Haworthia cymbiformis [ha-WORTH-ee-a, cymbiformis] is native to South Africa and belongs to the Asphodelaceae family.
There are approximately seventy South African Haworthia species.
The genus name honors English botanist Adrian H Haworth who lived from 1768 to 1833.
The specific epithet, cymbiformis, means “boat-shaped.”
The plant is also known as Cathedral Window Haworthia because of its translucent leaf tips.
Haworthia Cymbiformis Care
Size & Growth
This plant grows to be about 3” inches tall.
The rate at which these plants grow is influenced strongly by environmental factors such as food and water availability and the quality of the substrate.
The leaves of the plant are bulbous and fleshy and sport dark stripes running from the center of the plant to the tip of the leaves.
The succulent leaves are pale green, and the tips are translucent to allow more light into the leaves.
Flowering & Fragrance
Blooms may be either pure white or very pale pink.
The tiny blossoms grow at the end of a tall stalk, about 8” inches high, during the growing season.
The small, white flowers are tubular shaped and appear from mid-spring to early summer.
Light & Temperature
In its natural setting, Cathedral Window Haworthia likes a half-and-half sun situation.
This to say; it likes the sun in the morning and half shade in the afternoon.
As houseplants, these succulents enjoy bright indirect sunlight with some partial shade.
Being somewhat shaded for about half the day is preferred.
Haworthia is exceptionally drought tolerant, but it cannot tolerate very low winter temperatures and frost.
Haworthia is winter hardy in USDA hardiness zones 9 through 11.
They will grow as houseplants in any climate, year-round.
Watering & Feeding
Cathedral Window Haworthia is a drought tolerant evergreen succulent.
The plant prefers gritty, sandy soil kept dry to moderately moist.
It’s important to remember in nature, these plants grow during the months of summer rainfall.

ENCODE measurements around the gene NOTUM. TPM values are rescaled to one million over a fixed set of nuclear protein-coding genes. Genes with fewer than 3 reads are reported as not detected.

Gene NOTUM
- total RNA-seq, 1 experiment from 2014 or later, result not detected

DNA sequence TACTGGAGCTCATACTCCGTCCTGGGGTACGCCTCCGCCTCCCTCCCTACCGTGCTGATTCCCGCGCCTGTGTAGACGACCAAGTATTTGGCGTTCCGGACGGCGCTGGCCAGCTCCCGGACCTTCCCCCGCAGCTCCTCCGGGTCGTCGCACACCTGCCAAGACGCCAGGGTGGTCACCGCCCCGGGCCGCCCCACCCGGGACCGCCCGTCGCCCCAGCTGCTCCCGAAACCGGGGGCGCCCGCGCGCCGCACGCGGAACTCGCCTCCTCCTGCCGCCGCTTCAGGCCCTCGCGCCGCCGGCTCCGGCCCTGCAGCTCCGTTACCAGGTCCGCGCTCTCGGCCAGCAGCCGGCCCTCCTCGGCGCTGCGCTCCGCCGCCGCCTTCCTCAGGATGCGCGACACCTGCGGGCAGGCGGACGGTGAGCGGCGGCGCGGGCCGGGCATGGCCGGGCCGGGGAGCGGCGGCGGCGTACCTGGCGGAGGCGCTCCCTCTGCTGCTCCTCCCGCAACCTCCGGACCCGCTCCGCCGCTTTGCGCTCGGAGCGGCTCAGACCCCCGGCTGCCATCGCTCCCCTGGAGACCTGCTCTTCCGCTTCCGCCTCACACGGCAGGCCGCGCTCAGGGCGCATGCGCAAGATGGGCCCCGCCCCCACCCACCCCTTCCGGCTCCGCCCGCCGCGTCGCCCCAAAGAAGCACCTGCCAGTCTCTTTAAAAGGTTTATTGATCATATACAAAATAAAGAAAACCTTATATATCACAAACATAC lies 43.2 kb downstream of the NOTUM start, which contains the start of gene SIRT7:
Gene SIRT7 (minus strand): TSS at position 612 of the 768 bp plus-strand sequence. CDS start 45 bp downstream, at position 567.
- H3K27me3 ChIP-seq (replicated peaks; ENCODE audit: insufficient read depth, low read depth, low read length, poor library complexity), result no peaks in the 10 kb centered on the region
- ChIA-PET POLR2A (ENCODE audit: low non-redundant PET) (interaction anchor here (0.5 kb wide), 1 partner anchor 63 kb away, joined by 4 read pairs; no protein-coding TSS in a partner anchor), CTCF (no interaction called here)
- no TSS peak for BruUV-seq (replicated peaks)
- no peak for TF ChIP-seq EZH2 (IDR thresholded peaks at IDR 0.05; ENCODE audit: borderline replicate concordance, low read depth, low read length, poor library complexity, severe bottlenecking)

Watering them excessively outside of these months will kill them.
You’ll know when it’s time to water your plant because the leaves will wither slightly.
Your goal is to water your plants the right amount to keep the leaves fleshy.
Your watering schedule will vary depending upon the time of year and the amount of humidity in the air.
Feed your Haworthia with a half-strength, all-purpose fertilizer once at the start of the growing season.
For houseplants, you may wish to use an especially formulated succulent fertilizer. In this case, follow packaging instructions.
Soil & Transplanting
The best soil for Haworthia and most succulents is a standard succulent potting soil containing pumice, sand or some other lightweight material to provide good drainage.
Haworthia plants appreciate soil with a pH balance ranging from 6.1 to 7.6.
Grooming & Maintenance
Grooming for this plant is simple. Clip off any faded flowers or stems as they occur.
If your plant sends out pups, you’ll want to separate them and repot them on their own.
How To Propagate Haworthias
In its natural setting, Haworthia flowers go to seed, and the seeds are sown by the wind.
To propagate Haworthia in a garden or home setting, divide the rhizomes, remove pups, or grow them from leaf cuttings.
If you have no access to a parent plant, order seed online to sow indoors during the winter months or directly into the soil after all danger of frost has passed.
Cathedral Window Haworthia Pest or Diseases
Succulent Mealybugs are a problem for Haworthia. To battle the problem try wiping the leaves with a paper towel soaked in rubbing alcohol. If the plant has root mealybugs in the soil, the plant may need repotting.
Is The Haworthia Toxic Or Poisonous?
This and all Haworthia species are safe for pets, kids, and adults.
Is The Haworthia Plant Invasive?
Cathedral window plant is not endangered in its native setting, and it cannot be considered invasive in any other setting.
Suggested Haworthia Cymbiformis Uses
Haworthia is easy to care for and maintain and makes a nice addition to your rock garden, or it can easily be kept as a windowsill plant.
Haworthia makes an attractive addition to potted collections of small succulents.
In its native South Africa, Haworthia naturally grows in very harsh and demanding circumstances.
It can often be found growing in cracks between rocks, and it can withstand very hot and scorching conditions; however, it’s important to note it naturally sprouts up in shady settings around rocks, not in full sun.
In its natural setting, the small succulent often acts as a groundcover in very harsh and dry conditions.
In similar climates, the plant makes a good groundcover for areas with rocky, poor soil.